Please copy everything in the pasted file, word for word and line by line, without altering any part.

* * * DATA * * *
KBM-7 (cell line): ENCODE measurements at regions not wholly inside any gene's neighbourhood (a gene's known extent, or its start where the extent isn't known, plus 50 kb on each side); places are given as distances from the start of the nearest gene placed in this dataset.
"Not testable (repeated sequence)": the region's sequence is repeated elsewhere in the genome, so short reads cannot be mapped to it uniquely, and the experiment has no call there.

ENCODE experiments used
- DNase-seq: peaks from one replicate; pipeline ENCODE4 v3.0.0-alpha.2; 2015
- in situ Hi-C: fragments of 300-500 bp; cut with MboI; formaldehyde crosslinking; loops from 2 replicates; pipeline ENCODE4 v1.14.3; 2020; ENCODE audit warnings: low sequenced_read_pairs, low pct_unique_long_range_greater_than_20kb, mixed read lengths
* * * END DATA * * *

KBM-7 (cell line): ENCODE measurements at regions not wholly inside any gene's neighbourhood (a gene's known extent, or its start where the extent isn't known, plus 50 kb on each side); places are given as distances from the start of the nearest gene placed in this dataset.
"Not testable (repeated sequence)": the region's sequence is repeated elsewhere in the genome, so short reads cannot be mapped to it uniquely, and the experiment has no call there.

ENCODE experiments used
- DNase-seq: peaks from one replicate; pipeline ENCODE4 v3.0.0-alpha.2; 2015
- in situ Hi-C: fragments of 300-500 bp; cut with MboI; formaldehyde crosslinking; loops from 2 replicates; pipeline ENCODE4 v1.14.3; 2020; ENCODE audit warnings: low sequenced_read_pairs, low pct_unique_long_range_greater_than_20kb, mixed read lengths